When detection finds an issue, it will exit with code 1 and set a reg value in the Registry. This Reg Value is then checked by the remediation script to know what needs fixing. Value of 1 means remediation is needed. 


Another challenge was to write PoSH/WMI commands that are Constrained Language Mode friendly. In many enterprise environments PoSH is either constrained or restricted on endpoints using the undocumented environment variable __PSLockDownPolicy. So we had to avoid using any commands that would fail unless executed in Full Language Mode.

The Remediation Script

The script can be found on GitHub

When remediations are triggered, they checks the registry for values under key HKLM\SOFTWARE\IntuneRemediations and triggers remediation functions accordingly.

Function Reset-WMI

  • Stops winmgmt service
  • Triggers a WMI reset
  • Restarts CcmExec service
  • Waits for CcmSetup to get triggered (10 minutes wait – configurable) 
  • Checks the event logs for event 1035 signalling a successful reconfiguration. 

Function Restore-CCMService

  • Start CcmExec service
  • Wait for 3 minutes 
  • Trigger machine policy download

Function Update-CCMMachinePolicy

  • Kills ccmexec and start it again 
  • Wait for 3 minutes
  • Check if the machine policy download date is recent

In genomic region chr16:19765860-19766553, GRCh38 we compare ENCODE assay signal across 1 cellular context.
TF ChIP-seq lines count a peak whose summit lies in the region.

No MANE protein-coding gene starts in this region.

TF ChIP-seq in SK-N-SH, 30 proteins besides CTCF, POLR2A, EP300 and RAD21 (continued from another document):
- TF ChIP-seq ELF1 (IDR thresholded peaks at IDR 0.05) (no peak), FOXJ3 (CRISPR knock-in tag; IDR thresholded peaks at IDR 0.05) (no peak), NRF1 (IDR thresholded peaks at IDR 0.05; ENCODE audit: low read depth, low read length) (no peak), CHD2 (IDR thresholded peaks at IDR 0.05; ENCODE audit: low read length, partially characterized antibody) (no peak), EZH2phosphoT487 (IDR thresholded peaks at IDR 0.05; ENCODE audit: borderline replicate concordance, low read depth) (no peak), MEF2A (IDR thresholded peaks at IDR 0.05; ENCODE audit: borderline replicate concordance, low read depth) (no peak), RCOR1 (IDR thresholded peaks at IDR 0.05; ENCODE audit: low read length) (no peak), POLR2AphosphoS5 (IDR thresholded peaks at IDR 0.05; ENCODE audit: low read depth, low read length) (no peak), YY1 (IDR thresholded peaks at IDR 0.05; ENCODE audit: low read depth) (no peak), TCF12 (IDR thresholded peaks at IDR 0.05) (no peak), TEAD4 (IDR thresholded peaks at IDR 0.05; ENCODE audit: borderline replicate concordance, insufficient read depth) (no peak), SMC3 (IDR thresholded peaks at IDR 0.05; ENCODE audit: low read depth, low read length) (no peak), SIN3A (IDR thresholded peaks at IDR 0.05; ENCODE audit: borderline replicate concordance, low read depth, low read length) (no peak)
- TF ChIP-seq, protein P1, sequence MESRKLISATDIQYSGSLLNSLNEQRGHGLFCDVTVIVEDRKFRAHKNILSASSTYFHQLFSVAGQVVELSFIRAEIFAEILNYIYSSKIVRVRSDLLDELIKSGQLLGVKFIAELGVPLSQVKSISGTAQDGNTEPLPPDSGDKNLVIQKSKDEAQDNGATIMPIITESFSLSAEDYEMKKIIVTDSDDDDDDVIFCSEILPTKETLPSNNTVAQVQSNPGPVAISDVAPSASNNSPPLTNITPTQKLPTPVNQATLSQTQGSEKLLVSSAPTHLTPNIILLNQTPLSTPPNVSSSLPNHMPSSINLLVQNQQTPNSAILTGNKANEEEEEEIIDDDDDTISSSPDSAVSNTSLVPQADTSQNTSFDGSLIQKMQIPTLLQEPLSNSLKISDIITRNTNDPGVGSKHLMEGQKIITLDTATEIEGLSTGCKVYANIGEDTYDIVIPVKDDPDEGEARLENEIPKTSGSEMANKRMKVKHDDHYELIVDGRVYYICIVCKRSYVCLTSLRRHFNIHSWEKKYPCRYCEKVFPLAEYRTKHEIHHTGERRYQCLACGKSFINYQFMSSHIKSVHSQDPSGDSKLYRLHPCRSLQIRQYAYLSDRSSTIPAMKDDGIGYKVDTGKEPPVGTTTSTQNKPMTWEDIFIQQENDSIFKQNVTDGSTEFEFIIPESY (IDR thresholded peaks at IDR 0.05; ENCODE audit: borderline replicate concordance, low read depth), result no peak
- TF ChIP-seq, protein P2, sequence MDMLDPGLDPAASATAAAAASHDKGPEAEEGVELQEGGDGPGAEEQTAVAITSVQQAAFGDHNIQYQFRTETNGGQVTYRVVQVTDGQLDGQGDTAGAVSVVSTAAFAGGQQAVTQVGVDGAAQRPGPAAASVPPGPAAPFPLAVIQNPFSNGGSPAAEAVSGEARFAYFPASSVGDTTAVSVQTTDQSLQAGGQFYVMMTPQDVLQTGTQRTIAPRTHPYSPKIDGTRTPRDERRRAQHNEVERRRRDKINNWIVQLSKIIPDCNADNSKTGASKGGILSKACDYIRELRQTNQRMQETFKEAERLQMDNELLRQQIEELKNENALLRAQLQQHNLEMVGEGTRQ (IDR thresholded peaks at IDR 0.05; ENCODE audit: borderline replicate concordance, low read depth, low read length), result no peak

• Go a loop for 25 minutes (configurable) or until the above date is refreshed. Within the loop trigger a check every 5 minutes.
  • Trigger Data Discovery Collection Cycle, Hardware Inventory Cycle and Software Update Scan Cycle

Function Update-CCMManagmentPoint

  • Query WMI for CurrentManagementPoint value
  • if empty, restart ccmexec service.


Also, to have a better insight on what those remediation runs, transcript logging was added for both detection and remediation scripts. They are saved %windir%\logs. These logs are in addition to the native Intune exit code messages that can be seen in Intune (Endpoint Manager) portal. 


When a device is found with issues, the script would tell you exactly which checks were detected:


Similarly, post-remediation detection output will have status message detailing the state of each checked service/issue



Configuration Manager Client Self-Heal Using PowerShell and Intune Proactive Remediations

Cloud | EUC | Virtualisation | Enterprise Mobility | DevOps | Automation | Part-Time Blogger | Fitness

Tagged on:                 

2 thoughts on “Configuration Manager Client Self-Heal Using PowerShell and Intune Proactive Remediations

  • October 2, 2023 at 4:59 pm

    Hello Amir.
    I’m new to Intune and remediation, but can you confirm that I would need to create a Remediation in Intune for Client Health and also a Remediation in Intune for the the remediation?
    By targeting devices with BOTH it would then detect any issues and fix?

    Many thanks,

    • October 2, 2023 at 5:53 pm

      Hi Mike, When you create a new remediation action in Intune, it will allow you to upload 2 scripts, one for detection and one for remediation. You don’t need to create 2 new remediation actions. Hope this helps


Leave a Reply

This site uses Akismet to reduce spam. Learn how your comment data is processed.

%d bloggers like this: